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By Alexandra Kilpatrick
October 30, 2014
Credit : Flickr user Pedro Ferreira.

While Halloween is typically a time to express your creativity, a new costume trend has emerged—making light of tragic current events.

Homemade costumes making fun of domestic violence have appeared on social media, with multiple couples dressing up as Ray and Janay Rice, with the men wearing Ray Rice jerseys and women sporting black eyes.

 

Former Baltimore Ravens running back Ray Rice was released from the team in early September after video footage emerged of him assaulting his then fiancee, now wife Janay, knocking her unconscious in an elevator. TMZ posted a Reddit video earlier this week of a man wearing a Rice jersey and dragging a blow-up doll behind him to represent Janay.

Janay Rice responded to the TMZ tweet, saying “it’s sad that my suffering amuses others.”

 

TMZ also released a video and photos of a Los Angeles man dressed as Adrian Peterson, wearing a football jersey and carrying a baby doll and a switch. The Minnesota Vikings running back was indicted in September for injuring a child after allegedly using a wooden switch to discipline his four-year-old son. A doctor reported the athlete to authorities after treating his son’s injuries.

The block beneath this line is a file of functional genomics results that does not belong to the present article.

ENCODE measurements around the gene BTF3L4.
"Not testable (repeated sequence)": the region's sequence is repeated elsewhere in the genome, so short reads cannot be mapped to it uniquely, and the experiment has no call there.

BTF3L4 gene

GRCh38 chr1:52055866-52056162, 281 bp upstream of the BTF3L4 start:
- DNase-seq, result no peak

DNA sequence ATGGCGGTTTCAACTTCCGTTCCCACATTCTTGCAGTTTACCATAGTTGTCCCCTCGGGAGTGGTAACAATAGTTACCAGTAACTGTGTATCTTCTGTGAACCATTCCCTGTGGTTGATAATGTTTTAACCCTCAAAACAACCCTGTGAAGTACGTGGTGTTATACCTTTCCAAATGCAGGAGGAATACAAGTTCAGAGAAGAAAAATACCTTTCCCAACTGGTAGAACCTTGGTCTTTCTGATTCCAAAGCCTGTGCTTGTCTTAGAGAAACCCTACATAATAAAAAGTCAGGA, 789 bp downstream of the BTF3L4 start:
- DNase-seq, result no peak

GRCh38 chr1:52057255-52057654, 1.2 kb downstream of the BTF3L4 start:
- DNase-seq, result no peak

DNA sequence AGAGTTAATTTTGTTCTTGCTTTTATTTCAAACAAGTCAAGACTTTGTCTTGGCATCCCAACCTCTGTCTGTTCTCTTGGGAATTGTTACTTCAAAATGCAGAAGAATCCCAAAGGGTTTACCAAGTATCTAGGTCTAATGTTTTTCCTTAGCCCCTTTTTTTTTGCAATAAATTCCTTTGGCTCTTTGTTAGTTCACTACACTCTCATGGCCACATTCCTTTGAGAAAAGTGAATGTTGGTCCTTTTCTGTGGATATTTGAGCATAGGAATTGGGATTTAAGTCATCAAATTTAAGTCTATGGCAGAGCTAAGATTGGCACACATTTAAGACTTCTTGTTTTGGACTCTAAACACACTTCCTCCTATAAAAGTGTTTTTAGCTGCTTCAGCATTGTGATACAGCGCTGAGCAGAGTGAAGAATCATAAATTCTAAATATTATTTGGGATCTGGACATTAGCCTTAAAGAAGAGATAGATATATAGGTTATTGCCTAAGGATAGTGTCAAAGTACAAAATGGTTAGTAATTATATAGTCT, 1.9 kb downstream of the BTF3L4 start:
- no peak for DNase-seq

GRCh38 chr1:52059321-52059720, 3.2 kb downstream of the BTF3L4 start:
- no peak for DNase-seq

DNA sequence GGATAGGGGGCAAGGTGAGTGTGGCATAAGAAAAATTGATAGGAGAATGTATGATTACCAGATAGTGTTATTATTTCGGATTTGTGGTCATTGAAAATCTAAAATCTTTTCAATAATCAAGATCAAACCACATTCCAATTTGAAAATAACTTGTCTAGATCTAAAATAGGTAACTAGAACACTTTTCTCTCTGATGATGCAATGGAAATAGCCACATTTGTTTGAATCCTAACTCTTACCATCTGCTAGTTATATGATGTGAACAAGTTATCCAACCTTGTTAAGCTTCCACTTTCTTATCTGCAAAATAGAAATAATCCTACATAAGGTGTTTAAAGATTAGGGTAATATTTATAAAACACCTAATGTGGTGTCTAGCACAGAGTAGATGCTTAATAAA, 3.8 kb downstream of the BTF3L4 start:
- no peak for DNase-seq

Steph Woods, professor of pop culture at American University, told Washington D.C.’s WTOP-FM this week that such costumes cross a line.

“I think it’s disgusting. It makes light of things in a way that’s comical, that’s used for entertainment. For victims, for their family members, this isn’t an issue in which anyone can dress up or dress over.”

Such costumes could also reinforce the stigma domestic violence victims face every day, especially when they see unknowing friends and neighbors wearing the costumes for fun.

Domestic violence in sports is not the only inspiration for offensive Halloween costumes this year. Ebola and Malaysia Airlines costumes have also popped up on social media.

Consider the reality behind such thoughtless costumes. Ebola has killed almost 5,000 people in three African nations, including more than 200 health care workers attempting to treat it. A U.S. patient who contracted Ebola in Liberia recently died in a Dallas hospital. Scores of passengers died in both the Malaysia Airlines flight that disappeared into the ocean and the flight shot down in Ukraine earlier this year. Hundreds of families are still mourning these losses.

Professor Woods recommends taking inspiration for creative or edgy costumes from fiction rather than real-life world issues.

Hunger Games, the 50 Shades movie coming out in a couple months… There’s an opportunity to be very creative… but not in a way that makes light of other people’s suffering or further perpetuates this as accepted.”

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